Monthly Archives: January 2014

Accommodation required for new postdoc Michael Stocks

Michael will be joining Terry’s team as a postdoc working on the ruff project.

He will be needing some accommodation.

If you are looking for a flat mate, please contact him: <>

Lab meeting, Tue 4th Feb 10am B52

Hello everyone,

Our next molecular ecology meeting will be on Tuesday 4th Feb at 10am in B52.
Lillian Lieber: It’s Slime Time! Microsatellite marker development to elucidate basking shark connectivity in the Northeast Atlantic
Ben Wielstra: The genomic architecture of a moving hybrid zone
Current available dates for giving talks are:
  • April 1st
  • May 6th
  • June 3rd
  • August 5th
  • September 2nd
Please let me know ( if new members of your group need to be added to the lab mailing list.
Mauricio Montaño-Rendón

Congratulations to Alain and Lisette on the birth of there son.Newborn

Postdoc in marine genomics/bioinformatics in Sweden

Post–?doctoral position in Marine Genomics/Bioinformatics at the Department of Chemistry and Molecular Biology and the Centre for Marine Evolutionary Biology (CeMEB)

The department Research and graduate education at the Department of Chemistry and Molecular biology comprise a wide scientific field from the atomic and molecular levels all the way through cells to intact organisms. Much of the phenomena studied here impact on our natural environment and living systems. We participate in undergraduate programs in chemistry, molecular biology, medicinal chemistry, biology, marine sciences, pharmacy, genomics, bioinformatics and systems biology. For more information about the department see: The research group The research group where this post–?doc position is placed is engaged in various marine projects with emphasis on functional genomics of osmoregulation and signalling in unicellular eukaryotes like the yeasts Saccharomyces cerevisiae and the marine yeast Debaryomyces hansenii, the diatom Skeletonema marinoi, and the barnacle Balanus improvisus. In this barnacle cloning and functional characterization of genes encoding octopamine receptors, pheromones, aquaporins and Na/K–?ATPases have been conducted. The group is also in charge of genome sequencing projects of eight marine organisms. This is part of an activity within CEMEB that is called IMAGO that aims at building an infrastructure based on novel marine model organisms that are well adapted to explore essential questions in ecology and evolution. For more information about the involved research group see the home page of Anders Blomberg:–?anders.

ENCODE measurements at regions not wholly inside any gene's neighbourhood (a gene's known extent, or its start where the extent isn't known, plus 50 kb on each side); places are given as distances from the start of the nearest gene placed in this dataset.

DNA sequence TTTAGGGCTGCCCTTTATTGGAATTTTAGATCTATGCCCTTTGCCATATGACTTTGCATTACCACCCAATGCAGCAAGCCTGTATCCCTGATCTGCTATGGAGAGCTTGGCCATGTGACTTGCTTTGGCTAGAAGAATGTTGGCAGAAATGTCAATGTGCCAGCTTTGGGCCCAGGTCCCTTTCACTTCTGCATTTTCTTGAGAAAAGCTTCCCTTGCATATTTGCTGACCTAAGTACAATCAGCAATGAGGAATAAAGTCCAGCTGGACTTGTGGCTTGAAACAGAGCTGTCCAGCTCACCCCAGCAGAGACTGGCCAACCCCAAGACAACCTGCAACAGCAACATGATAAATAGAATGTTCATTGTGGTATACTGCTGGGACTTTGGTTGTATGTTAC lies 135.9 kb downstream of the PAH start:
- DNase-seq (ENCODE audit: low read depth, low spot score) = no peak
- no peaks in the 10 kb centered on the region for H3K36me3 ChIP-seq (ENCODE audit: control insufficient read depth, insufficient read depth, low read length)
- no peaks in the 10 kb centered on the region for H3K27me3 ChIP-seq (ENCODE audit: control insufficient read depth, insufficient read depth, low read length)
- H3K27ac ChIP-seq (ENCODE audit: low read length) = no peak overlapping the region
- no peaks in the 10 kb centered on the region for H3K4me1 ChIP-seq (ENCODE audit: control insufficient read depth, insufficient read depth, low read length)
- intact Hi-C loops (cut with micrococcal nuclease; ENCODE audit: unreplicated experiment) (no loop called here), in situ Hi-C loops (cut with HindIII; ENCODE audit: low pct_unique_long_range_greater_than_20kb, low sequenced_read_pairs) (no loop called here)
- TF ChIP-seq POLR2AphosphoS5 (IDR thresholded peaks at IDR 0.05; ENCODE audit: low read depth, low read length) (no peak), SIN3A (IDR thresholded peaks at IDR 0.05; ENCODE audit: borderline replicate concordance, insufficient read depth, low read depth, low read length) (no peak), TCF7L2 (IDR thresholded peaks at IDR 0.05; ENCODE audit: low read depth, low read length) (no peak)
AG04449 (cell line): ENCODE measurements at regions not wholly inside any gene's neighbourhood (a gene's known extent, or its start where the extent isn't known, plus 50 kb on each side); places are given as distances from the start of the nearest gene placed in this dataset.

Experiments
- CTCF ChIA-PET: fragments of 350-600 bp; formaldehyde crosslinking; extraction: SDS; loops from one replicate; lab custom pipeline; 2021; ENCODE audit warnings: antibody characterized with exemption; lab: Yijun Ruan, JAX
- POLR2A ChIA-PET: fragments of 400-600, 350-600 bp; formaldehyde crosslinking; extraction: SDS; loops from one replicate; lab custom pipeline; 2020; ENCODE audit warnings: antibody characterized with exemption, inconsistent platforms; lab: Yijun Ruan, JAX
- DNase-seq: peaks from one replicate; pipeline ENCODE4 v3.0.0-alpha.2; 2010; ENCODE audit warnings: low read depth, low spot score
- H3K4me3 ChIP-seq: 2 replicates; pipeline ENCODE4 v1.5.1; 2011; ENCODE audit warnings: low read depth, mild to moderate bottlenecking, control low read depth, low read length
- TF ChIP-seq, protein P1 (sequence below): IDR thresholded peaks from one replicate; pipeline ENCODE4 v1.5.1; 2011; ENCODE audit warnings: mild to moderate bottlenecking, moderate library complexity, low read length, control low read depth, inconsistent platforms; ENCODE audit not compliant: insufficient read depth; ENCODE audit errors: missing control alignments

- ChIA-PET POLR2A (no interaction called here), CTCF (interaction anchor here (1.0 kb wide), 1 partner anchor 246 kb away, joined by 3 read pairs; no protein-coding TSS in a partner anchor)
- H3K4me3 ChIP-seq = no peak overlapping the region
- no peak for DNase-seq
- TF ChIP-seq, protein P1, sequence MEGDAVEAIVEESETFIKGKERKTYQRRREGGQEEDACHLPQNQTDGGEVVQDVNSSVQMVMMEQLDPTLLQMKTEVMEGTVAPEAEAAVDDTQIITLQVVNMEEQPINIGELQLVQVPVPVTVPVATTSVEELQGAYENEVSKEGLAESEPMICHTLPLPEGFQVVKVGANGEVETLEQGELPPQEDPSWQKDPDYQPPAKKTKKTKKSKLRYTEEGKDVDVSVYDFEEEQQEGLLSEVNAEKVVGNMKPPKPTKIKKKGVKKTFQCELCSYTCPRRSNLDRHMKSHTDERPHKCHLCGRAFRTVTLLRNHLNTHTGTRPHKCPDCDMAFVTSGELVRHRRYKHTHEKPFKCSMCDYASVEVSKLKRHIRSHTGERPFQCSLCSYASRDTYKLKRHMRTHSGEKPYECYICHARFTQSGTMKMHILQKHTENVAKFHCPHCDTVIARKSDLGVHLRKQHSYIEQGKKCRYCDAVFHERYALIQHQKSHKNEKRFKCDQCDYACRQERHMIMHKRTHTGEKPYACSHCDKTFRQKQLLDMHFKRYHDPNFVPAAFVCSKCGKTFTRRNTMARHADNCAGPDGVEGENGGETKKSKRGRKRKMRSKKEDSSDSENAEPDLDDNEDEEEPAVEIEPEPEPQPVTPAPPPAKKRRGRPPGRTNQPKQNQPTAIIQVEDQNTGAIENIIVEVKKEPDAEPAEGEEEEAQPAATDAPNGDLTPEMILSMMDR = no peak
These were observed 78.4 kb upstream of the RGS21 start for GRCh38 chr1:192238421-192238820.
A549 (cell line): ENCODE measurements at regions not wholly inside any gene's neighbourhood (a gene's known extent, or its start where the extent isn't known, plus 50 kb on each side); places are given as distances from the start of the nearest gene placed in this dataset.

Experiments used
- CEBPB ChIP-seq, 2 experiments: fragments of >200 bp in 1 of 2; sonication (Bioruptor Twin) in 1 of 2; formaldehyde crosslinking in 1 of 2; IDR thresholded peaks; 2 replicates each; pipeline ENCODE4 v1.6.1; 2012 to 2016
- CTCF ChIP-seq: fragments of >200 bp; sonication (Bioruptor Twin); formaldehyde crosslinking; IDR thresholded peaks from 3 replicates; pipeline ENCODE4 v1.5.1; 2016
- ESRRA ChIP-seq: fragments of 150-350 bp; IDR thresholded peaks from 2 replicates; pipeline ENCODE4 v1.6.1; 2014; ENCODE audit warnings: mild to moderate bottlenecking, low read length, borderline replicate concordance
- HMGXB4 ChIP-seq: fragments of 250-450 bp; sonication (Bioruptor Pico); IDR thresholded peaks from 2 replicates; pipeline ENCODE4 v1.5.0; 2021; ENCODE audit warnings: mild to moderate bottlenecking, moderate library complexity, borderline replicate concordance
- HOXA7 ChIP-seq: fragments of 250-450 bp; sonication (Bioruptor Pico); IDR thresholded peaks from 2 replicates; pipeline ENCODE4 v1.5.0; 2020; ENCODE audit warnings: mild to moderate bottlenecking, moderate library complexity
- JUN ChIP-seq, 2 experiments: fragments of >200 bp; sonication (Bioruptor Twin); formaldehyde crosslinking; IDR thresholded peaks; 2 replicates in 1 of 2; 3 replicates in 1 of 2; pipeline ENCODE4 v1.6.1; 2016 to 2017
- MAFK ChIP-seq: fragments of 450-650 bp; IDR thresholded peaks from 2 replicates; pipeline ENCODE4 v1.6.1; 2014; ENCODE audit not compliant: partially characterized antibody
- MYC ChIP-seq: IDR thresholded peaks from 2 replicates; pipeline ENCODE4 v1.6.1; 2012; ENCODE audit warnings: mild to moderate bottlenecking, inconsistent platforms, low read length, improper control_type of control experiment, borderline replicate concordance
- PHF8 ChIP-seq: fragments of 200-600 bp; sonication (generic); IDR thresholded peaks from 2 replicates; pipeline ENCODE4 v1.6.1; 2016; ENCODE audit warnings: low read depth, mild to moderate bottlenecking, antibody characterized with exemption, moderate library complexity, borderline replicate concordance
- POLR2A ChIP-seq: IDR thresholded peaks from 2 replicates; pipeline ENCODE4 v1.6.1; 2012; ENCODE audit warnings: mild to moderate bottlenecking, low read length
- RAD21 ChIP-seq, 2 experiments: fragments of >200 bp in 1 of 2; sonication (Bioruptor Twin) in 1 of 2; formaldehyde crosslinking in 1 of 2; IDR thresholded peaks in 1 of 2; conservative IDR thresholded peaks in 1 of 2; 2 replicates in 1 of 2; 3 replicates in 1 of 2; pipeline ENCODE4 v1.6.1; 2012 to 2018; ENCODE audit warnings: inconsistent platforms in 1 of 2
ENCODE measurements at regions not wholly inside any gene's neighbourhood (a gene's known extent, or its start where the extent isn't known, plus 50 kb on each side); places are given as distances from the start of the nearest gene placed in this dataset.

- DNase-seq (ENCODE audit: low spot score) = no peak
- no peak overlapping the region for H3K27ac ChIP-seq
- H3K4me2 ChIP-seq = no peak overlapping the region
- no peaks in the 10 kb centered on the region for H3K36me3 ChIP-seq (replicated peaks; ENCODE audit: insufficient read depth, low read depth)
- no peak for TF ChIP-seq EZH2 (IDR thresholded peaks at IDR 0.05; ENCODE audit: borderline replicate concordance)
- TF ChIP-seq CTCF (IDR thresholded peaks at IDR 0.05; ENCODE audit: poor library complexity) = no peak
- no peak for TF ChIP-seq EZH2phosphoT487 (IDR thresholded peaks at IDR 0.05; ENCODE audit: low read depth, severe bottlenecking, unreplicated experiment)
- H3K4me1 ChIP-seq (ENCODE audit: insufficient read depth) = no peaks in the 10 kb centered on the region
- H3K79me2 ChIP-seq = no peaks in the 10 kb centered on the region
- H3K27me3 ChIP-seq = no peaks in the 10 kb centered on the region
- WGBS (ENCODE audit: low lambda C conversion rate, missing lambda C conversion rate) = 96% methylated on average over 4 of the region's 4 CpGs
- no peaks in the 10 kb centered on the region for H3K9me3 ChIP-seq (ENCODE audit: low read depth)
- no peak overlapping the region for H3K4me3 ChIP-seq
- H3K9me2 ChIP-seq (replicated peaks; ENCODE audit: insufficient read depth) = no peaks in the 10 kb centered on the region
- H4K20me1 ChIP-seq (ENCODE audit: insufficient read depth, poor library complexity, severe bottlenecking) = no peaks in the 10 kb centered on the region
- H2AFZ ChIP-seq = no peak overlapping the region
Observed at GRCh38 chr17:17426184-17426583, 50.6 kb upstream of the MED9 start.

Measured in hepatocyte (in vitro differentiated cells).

The centre for marine evolutionary biology – CeMEB The post–?doc employed will be part of highly active research consortium at the Univerisity of Gothenburg (CeMEB). The Linnaeus Centre for Marine Evolutionary Biology, CeMEB, brings together a broad expertise in biology. The main focus is on evolutionary processes and mechanisms in marine species and populations. The goal is to increase our understanding of how marine organisms adapt to new environmental conditions, for example changing seawater pH, temperature and salinity. CeMEB started in July 2008, when the consortium was selected for a ten year Linnaeus grant that was awarded by the Swedish Research Councils. For more information about CeMEB:

Job assignments The project is part of the CeMEB ambitions to establish eight marine organisms as potent marine genetic model system as part of the Infrastructure for Marine Model Organisms (IMAGO;–?marine–?genome–?projects). An essential step in this process is to finalize the genome sequence of these eight organisms. We currently have in the order of one tera–?base of sequence information in total, mainly based on next generation sequencing platform Illumina, providing a rich source of sequence information based on short reads. We are currently in the process of complementing this source by alternative NGS technologies, e.g. PacBio, and other means to improve the assembly process. In several of the genome projects various novel approaches for genome assembly are currently being tested and optimised, and for some genomes we are now approaching a phase of finalizing and publishing. This two–?years post–?doc position (with an option of one additional year) aims at supporting annotation and publication, both in scientific journals as well as in local and central databases, of these marine genomes. The work will also include analysis of RAD–?sequencing and RNA–?seq data. One important aspect of the position is to work closely with the responsible researchers for the various organisms in order to explore the genome sequences for interesting and novel genes and features.